One of my passions is natural disasters.
While my studies mostly focused on the humanitarian efforts of post-disaster response, I always found the natural disasters themselves to be very fascinating.
I love learning about the awe-inspiring power that they display; how regardless of our innovations and technology, wind and water will forever have the upper hand.
Because of this passion, I would jump at the chance to ride in one of those airplanes that fly straight into the eye of a hurricane.
Call me crazy, but I think that would be awesome!
The eye of a hurricane is at the very center of the storm and believe it or not, is the calmest part of the storm. “Skies are often clear above the eye and winds are relatively light. The eye is calm because the now strong surface winds that converge towards the center never actually reach it” (Dept. of Atmospheric Sciences at the University of Illinois).
That’s where I want to be!
In the eye of the storm.
We go through a lot of storms in our lives though, don’t we?
Sometimes we find ourselves fighting through the fiercest winds and waves, unsure of how we’ll ever find our way out when our present circumstances restrict our ability to see or feel.
One storm in particular that always stands out in my mind was in between my sophomore and junior year of college.
I had survived freshman and sophomore year…barely, and was now anticipating the approaching fall semester of my junior year and was absolutely dreading it.
I couldn’t even tell you why, but all I knew was that I just couldn’t go back there.
There was so much to do; the pressures of performance, acceptance, and achievement weighed heavily on my mind and then of course the looming terrors of failure and loneliness nipped at my heels.
Sophomore year had started me off in the nurse’s office only weeks into the school year. I had managed to make myself physically sick due to stress, anxiety, and depression.
It was then that I knew something was wrong, but through the remainder of that school year I couldn’t manage to find my way out of this particular storm.
I tried to hold onto things of the past; staying huddled in the memories of better times.
When that didn’t work, I tried to hurry things along and force life stages to happen sooner than they should in hopes of changing my presently painful circumstances.
Let me just tell you now, this does not work.
In fact, it only made matters worse.
When we are in the storms of life, we often try to do one of two things. We either try to move backwards and relive happier times or we hurry forwards, attempting to outrun the storm.
Yet, just like a hurricane, behind us and in front of us the torrents rage and the winds howl, but stillness can also be found.
When we move with the storm and position ourselves in the very center of God’s love and grace, we find blue skies and calmed winds.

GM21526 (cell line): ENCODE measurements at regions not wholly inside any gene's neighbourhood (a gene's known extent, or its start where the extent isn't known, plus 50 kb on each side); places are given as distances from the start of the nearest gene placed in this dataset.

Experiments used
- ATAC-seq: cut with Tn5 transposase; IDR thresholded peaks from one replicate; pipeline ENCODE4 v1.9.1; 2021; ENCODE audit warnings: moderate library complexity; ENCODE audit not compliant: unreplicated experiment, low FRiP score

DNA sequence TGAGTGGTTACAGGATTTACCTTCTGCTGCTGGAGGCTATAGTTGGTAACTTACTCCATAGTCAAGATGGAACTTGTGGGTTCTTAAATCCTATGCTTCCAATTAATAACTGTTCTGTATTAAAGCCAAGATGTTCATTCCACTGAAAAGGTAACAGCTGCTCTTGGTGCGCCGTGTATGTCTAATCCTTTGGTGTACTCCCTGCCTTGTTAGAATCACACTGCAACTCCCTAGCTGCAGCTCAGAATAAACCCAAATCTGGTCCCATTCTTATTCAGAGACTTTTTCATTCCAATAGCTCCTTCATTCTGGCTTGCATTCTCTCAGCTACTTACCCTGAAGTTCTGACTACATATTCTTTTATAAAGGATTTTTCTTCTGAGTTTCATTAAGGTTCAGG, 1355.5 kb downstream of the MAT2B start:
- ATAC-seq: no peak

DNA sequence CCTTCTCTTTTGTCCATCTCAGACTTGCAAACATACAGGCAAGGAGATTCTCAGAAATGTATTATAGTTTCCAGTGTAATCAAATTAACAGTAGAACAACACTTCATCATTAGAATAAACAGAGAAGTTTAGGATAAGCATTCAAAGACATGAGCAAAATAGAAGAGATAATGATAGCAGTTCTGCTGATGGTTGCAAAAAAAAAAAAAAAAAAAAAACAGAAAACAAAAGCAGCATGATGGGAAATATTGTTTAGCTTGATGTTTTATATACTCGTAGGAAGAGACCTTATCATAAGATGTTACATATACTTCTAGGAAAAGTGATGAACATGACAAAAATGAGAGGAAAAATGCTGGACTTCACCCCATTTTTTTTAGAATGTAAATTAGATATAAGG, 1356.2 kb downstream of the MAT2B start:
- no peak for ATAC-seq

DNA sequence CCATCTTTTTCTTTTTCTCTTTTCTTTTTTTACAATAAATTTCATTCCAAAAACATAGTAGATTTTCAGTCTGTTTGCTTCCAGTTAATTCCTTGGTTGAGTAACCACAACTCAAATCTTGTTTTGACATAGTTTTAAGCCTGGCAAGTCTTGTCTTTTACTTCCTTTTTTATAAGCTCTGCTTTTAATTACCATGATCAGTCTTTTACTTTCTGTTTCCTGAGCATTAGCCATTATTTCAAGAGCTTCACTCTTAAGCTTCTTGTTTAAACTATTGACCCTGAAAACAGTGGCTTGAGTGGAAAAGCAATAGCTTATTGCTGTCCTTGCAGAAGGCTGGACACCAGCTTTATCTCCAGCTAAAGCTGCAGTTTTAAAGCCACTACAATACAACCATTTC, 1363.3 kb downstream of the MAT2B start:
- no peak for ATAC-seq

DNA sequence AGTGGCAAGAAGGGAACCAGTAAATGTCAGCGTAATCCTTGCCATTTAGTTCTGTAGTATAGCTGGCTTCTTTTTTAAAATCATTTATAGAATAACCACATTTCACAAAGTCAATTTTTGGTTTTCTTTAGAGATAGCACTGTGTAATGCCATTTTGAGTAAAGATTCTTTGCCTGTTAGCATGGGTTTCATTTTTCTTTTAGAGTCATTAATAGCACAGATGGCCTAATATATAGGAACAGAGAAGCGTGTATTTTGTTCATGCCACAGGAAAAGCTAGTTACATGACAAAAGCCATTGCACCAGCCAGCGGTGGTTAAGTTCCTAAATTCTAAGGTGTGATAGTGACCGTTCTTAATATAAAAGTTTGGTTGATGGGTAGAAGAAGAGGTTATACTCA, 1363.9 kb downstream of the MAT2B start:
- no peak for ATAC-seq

We find ourselves in the eye of the storm.
Even though all around us the storm still rages; trees snap, houses tumble, relationships are broken, and opportunities are lost; even with all the destruction and heartache rushing around us, if we remain firmly planted in the center of God’s love and grace, we will experience internal respite and peace.
Many of the fears we experience in the stormy seasons of life boil down to one thing:
Proving our worth.
I overwhelmed myself with activities my freshman and sophomore year because I wanted to prove that I was capable.
I sought relationships because I wanted to prove that I was desirable.
I pursued God because I wanted to prove that I was a good Christian.
I feared failure because that proved that I wasn’t enough.
I feared loneliness because that proved I was lacking.
We are constantly trying to prove ourselves.
However, when we strategically place ourselves in the center of God’s will; in the very eye of the storm, we don’t have to prove ourselves, for it is in Him that we live and move and have our being. – Acts 17:28
If this is true and if we full-heartedly believe this, we will begin to realize that we have nothing to prove because it is not for ourselves that we live, but rather for Christ (Philippians 1:21).
If our lives are for Christ, then we are not tasked with the responsibility of proving ourselves but rather with proving Christ and His worth, which He has already done.
He proved Himself. He proved to the world His power, sovereignty, and authority over all things while on that cross.
When we position ourselves in the center of the storm, acknowledging that God and His purpose are in all things; when we stay in step with Him and remember that it is by Him, through Him, and for Him that we press forward, we will soon understand that we have nothing to prove because the One we live for has already done just that.
He proved Himself on that cross so that we wouldn’t have to prove our worth, for our worth lies at the very foot of that cross.
We have nothing to prove, therefore we have nothing to fear while in the eye of the storm.